Friction in the workplace is generally viewed in a negative light and can be an emotional burden for managers and employees alike. Yet without it we would lack spark or fire—both are necessary for motivation and innovation.
Organizational friction is when employees have so many emails and meetings, they feel overwhelmed and frustrated and unable to complete meaningful work. It happens when policy dictates lengthy approval steps that slow decision-making. These are examples of “bad friction.”
But to gain the friction spark, organizations also need friction. Bringing people together from diverse backgrounds to innovate and creatively solve problems will require workplace friction. Employees should be encouraged to respectfully disagree and trust that their work culture supports and values input, even when it counters popular beliefs. When managed properly, friction can increase operational efficiency in the workplace. When friction is poorly managed or goes unrecognized, company performance can stagnate. Eliminating of friction and nurturing good friction can transform the workplace.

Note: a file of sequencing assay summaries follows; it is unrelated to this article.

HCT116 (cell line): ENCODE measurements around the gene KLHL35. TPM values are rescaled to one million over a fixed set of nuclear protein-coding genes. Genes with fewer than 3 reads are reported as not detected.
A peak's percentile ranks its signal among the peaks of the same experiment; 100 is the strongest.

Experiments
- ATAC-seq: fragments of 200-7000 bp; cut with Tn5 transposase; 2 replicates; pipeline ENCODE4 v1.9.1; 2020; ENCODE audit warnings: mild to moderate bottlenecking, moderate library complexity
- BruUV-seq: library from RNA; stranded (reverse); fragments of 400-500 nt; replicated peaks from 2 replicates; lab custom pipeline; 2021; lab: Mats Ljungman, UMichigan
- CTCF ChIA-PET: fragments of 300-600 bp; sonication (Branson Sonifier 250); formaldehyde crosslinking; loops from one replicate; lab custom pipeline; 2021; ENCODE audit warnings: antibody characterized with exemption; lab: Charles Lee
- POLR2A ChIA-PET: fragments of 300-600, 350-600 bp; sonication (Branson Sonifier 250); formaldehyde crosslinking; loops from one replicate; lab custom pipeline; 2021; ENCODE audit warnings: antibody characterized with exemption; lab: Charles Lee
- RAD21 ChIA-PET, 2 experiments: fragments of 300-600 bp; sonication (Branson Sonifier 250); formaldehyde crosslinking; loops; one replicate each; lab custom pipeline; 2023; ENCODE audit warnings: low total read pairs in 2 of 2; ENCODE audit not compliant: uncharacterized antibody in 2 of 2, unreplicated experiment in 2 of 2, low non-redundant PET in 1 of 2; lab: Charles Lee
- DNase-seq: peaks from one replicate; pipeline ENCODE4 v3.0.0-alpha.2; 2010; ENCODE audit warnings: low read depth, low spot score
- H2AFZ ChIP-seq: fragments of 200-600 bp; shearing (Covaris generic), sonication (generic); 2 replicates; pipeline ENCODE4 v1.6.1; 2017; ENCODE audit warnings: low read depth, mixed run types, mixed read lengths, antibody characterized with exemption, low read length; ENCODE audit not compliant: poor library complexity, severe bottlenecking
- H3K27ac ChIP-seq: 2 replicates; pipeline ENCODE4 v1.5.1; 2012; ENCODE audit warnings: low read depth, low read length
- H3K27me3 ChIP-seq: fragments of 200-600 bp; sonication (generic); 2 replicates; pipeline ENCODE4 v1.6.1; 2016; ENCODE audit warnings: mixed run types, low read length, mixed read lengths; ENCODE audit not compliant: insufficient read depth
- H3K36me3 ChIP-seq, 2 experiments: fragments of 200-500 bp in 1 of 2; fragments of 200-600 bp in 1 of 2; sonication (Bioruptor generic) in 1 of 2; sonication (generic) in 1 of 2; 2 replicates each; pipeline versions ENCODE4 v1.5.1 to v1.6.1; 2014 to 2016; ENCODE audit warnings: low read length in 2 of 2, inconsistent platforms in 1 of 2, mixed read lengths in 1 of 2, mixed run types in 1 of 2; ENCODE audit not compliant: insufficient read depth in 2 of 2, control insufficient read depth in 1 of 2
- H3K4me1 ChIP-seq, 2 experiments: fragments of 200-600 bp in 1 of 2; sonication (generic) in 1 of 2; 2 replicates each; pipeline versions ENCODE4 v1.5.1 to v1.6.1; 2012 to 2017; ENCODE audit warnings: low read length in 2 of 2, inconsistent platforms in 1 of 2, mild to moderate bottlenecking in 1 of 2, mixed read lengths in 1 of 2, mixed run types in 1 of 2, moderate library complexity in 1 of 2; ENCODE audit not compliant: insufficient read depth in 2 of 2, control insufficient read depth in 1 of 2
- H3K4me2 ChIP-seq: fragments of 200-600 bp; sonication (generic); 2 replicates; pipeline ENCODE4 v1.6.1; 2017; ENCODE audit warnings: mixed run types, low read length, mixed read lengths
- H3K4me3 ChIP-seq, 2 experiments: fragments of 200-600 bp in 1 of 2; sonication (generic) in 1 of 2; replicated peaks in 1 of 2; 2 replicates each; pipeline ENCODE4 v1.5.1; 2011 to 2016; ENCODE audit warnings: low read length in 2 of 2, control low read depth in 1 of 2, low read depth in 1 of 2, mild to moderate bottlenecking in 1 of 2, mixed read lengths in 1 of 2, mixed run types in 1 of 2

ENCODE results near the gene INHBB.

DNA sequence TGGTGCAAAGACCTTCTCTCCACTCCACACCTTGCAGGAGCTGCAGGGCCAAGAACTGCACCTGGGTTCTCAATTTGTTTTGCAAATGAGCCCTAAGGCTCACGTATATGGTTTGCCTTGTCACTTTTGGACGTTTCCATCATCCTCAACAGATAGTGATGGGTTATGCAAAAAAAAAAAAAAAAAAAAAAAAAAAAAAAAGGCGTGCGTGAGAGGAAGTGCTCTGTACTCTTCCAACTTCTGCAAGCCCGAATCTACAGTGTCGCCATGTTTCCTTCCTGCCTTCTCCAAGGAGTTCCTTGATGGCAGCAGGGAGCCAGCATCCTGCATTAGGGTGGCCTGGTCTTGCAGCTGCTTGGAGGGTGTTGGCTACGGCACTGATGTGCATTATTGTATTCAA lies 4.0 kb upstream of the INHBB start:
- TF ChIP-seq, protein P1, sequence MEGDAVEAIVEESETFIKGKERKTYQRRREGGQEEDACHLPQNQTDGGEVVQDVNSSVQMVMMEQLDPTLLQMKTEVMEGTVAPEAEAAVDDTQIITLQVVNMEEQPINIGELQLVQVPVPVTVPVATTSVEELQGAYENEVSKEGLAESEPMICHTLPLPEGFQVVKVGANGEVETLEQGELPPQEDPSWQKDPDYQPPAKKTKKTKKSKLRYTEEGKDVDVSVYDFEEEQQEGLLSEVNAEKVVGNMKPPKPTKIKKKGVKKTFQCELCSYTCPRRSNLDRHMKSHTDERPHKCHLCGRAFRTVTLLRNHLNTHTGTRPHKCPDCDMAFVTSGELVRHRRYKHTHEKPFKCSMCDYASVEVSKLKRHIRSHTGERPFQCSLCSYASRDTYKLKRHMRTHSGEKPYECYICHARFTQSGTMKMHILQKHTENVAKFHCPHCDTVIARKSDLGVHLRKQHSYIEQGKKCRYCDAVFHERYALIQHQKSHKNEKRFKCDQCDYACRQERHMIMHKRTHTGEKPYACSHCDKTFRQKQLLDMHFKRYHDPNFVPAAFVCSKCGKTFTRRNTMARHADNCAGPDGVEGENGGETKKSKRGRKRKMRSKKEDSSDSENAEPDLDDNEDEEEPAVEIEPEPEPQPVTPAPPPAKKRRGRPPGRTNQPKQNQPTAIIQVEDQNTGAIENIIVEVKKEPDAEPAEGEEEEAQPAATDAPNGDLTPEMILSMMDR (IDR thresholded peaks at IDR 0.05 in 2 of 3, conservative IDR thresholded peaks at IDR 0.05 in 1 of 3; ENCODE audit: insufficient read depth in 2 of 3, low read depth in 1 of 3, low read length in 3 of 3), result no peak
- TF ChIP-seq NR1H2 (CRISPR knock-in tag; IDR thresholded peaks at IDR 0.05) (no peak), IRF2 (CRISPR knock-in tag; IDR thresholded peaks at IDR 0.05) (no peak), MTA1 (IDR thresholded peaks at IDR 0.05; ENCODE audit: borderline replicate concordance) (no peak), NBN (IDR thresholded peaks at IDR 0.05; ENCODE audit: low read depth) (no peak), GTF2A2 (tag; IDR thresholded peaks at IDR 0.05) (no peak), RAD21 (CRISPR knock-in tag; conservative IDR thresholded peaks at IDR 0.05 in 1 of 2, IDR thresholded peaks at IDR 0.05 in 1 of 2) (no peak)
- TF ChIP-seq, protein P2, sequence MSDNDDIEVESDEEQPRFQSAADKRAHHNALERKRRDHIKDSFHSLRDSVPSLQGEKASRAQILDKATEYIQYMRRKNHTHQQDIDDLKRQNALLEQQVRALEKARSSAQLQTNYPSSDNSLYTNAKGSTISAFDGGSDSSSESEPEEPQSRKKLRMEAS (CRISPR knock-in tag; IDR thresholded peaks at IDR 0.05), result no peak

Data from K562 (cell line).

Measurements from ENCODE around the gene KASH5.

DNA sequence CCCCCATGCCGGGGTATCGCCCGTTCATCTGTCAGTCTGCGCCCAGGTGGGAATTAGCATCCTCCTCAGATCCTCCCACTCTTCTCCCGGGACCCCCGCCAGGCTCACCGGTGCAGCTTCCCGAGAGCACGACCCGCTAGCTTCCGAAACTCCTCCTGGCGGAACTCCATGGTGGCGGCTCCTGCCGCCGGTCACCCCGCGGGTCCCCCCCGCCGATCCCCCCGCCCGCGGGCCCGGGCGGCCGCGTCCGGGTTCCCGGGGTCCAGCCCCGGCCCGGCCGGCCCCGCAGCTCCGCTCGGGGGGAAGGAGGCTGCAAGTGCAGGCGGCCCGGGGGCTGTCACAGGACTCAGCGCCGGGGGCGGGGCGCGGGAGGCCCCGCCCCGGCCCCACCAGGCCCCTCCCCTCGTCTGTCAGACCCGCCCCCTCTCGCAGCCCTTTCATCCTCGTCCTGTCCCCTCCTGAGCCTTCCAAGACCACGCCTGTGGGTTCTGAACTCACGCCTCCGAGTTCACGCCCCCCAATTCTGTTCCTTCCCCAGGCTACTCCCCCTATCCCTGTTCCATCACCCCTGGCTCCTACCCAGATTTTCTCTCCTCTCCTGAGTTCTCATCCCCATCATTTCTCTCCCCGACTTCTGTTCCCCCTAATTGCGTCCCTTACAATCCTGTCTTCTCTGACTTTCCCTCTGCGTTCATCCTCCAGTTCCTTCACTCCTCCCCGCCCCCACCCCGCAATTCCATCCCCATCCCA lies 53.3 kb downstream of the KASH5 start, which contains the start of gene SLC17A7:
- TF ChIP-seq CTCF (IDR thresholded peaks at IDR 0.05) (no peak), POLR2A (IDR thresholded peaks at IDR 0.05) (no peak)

Five presenters offered insights into the concept of friction in the workplace, and how friction can be managed to optimize performance and employee satisfaction and retention.